Role of Technologies
There is widespread agreement that achieving dramatic reductions in GHG emissions, necessary to stabilize GHG concentrations between 450 and 750 ppm, would require innovation and large-scale adoption of GHG-reducing technologies throughout the global energy system (IPCC, 2001). Echoing the same, the UNFCCC recognizes â€˜technology transferâ€™ of ESTs (Environmentally Sound Technologies) as one of the key ingredients of climate change mitigation.
IPCC gives the working definition of CCTT (Climate Change Technology Transfer) as â€˜a broad set of processes covering the flows of know-how, experience and equipment for mitigating and adapting to climate change amongst different stakeholders such as governments, private sector entities, financial institutions, non-governmental organizations and research/education institutionsâ€™ (IPCC Special Report, 2000).
The most crucial factors that determine the pace and cost of any climate change response are - availability of technology, its cost, and performance.
Technological change can roughly be considered as a two-part process.
- Conceiving, creating, and developing new technologies or enhancing existing technologies, that is, advancing the â€˜technological frontierâ€™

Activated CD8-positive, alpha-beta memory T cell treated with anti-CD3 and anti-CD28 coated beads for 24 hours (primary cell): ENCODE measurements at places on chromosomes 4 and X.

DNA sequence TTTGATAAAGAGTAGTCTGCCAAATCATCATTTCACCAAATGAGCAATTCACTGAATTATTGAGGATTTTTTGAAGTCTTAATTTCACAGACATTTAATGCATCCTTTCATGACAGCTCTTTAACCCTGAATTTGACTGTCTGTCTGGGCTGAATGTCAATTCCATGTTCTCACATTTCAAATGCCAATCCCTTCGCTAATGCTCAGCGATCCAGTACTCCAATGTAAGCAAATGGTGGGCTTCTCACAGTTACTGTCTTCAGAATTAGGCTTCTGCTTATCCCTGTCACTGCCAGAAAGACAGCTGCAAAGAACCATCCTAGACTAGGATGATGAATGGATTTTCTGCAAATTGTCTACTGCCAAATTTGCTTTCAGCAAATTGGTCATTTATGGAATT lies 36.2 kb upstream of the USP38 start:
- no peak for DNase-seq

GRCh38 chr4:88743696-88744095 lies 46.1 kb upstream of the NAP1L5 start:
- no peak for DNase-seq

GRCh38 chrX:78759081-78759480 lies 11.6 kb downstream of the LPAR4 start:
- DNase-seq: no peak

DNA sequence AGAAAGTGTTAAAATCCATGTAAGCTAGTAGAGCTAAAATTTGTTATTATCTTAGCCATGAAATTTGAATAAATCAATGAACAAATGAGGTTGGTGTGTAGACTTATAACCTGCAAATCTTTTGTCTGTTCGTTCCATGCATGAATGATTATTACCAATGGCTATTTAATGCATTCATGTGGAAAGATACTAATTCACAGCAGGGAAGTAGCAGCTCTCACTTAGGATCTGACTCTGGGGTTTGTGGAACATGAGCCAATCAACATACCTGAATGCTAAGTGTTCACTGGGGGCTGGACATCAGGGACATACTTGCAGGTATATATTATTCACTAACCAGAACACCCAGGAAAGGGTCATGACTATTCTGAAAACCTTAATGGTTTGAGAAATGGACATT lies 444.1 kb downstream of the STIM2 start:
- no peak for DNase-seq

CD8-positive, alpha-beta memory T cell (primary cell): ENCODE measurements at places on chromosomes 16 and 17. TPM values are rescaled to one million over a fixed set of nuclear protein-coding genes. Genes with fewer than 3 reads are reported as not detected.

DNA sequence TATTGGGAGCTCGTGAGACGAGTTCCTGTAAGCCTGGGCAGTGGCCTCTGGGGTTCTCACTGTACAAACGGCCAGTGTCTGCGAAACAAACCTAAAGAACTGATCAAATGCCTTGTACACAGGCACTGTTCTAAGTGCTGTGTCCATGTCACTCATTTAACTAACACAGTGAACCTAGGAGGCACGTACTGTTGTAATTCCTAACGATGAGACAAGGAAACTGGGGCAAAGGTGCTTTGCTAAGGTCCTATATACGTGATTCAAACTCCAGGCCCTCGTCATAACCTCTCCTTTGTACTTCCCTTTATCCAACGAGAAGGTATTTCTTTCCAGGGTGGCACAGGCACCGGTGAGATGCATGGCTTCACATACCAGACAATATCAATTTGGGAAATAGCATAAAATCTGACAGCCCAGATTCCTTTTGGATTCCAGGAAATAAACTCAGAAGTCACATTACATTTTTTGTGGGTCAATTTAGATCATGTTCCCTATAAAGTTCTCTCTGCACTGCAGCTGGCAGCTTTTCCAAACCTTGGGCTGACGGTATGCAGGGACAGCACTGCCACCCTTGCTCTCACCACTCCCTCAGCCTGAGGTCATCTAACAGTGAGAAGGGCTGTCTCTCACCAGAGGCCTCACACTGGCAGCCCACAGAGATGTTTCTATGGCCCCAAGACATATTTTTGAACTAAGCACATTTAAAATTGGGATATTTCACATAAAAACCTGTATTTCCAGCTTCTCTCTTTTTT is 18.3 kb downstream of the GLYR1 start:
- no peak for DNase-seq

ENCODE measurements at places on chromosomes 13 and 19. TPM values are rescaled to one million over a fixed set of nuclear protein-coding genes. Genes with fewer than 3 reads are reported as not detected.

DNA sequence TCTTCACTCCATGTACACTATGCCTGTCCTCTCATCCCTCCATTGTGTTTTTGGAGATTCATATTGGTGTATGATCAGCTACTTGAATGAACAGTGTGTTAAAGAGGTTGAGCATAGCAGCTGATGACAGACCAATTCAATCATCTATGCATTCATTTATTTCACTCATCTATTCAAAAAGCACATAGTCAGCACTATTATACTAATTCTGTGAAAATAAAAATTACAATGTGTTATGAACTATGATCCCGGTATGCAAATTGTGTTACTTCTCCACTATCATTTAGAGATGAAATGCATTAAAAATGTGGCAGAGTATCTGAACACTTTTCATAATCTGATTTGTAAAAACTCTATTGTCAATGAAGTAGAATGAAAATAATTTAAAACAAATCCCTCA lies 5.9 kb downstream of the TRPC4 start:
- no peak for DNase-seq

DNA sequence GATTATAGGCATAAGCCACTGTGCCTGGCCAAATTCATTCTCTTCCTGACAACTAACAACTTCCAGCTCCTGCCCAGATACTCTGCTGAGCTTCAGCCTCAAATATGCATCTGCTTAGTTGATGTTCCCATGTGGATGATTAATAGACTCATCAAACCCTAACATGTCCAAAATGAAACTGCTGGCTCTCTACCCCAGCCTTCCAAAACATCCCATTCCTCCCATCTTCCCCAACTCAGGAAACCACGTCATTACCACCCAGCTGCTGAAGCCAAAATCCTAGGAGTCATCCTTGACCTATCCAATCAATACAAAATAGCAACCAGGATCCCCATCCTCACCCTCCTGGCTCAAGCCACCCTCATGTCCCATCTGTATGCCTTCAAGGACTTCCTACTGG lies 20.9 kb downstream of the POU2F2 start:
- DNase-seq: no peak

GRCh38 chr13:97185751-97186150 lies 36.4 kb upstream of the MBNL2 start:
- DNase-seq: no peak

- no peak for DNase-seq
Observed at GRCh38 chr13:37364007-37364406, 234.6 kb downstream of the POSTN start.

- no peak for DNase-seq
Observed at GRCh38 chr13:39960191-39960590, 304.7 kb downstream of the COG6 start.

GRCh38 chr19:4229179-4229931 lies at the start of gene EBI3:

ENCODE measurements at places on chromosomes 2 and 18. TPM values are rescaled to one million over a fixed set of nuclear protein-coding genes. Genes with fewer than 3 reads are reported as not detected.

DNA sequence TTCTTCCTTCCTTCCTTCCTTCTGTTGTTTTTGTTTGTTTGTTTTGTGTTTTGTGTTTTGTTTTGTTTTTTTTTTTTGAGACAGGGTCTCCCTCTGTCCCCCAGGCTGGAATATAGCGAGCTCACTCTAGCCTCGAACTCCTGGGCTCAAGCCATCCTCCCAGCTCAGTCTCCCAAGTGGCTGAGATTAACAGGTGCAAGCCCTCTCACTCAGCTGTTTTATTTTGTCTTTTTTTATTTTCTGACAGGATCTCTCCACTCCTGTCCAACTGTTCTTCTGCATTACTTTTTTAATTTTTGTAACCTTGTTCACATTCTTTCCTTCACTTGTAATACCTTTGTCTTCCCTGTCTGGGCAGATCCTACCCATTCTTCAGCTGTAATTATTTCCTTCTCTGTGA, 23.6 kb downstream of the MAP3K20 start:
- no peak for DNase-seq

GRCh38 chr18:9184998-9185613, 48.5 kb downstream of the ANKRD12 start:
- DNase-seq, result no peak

- Diffusion, or deployment, of these technologies
Important sources of technological change include the following.
- R&D (Research and Development): R&D encompasses a broad set of activities in which firms, governments or other entities expend resources specifically to gain new knowledge.
- Spill-over Effects: Spill-over effects refer to the transfer of knowledge or the economic benefits of innovation from one individual, firm, industry or entity, or from one technology to another.
To know more about technological options, barriers, opportunities, and impacts on production in various sectors, you can read the publication (Sectoral Mitigation Technological Options) on grida.no.
We will now examine the role of market-based mechanisms.